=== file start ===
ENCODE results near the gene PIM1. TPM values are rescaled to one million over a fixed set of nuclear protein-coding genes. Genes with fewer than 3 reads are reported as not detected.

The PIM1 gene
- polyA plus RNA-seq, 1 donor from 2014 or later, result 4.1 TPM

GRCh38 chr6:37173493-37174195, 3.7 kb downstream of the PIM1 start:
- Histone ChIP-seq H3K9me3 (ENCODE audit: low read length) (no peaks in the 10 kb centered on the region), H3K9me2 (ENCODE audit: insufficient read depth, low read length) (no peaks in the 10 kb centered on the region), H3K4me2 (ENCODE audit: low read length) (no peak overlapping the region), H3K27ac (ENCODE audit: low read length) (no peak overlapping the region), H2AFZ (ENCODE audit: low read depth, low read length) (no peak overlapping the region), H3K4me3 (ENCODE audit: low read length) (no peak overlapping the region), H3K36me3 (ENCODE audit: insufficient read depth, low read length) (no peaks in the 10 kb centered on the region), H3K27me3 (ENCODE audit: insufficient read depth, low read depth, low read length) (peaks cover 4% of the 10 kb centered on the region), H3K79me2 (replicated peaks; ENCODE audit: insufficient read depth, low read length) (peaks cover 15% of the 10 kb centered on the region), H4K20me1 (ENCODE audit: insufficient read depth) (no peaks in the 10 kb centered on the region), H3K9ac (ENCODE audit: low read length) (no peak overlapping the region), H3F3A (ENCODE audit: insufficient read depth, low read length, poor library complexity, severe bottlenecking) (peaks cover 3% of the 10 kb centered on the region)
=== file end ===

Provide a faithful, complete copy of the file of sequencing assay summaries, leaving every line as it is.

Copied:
ENCODE results near the gene PIM1. TPM values are rescaled to one million over a fixed set of nuclear protein-coding genes. Genes with fewer than 3 reads are reported as not detected.

The PIM1 gene
- polyA plus RNA-seq, 1 donor from 2014 or later, result 4.1 TPM

GRCh38 chr6:37173493-37174195, 3.7 kb downstream of the PIM1 start:
- Histone ChIP-seq H3K9me3 (ENCODE audit: low read length) (no peaks in the 10 kb centered on the region), H3K9me2 (ENCODE audit: insufficient read depth, low read length) (no peaks in the 10 kb centered on the region), H3K4me2 (ENCODE audit: low read length) (no peak overlapping the region), H3K27ac (ENCODE audit: low read length) (no peak overlapping the region), H2AFZ (ENCODE audit: low read depth, low read length) (no peak overlapping the region), H3K4me3 (ENCODE audit: low read length) (no peak overlapping the region), H3K36me3 (ENCODE audit: insufficient read depth, low read length) (no peaks in the 10 kb centered on the region), H3K27me3 (ENCODE audit: insufficient read depth, low read depth, low read length) (peaks cover 4% of the 10 kb centered on the region), H3K79me2 (replicated peaks; ENCODE audit: insufficient read depth, low read length) (peaks cover 15% of the 10 kb centered on the region), H4K20me1 (ENCODE audit: insufficient read depth) (no peaks in the 10 kb centered on the region), H3K9ac (ENCODE audit: low read length) (no peak overlapping the region), H3F3A (ENCODE audit: insufficient read depth, low read length, poor library complexity, severe bottlenecking) (peaks cover 3% of the 10 kb centered on the region)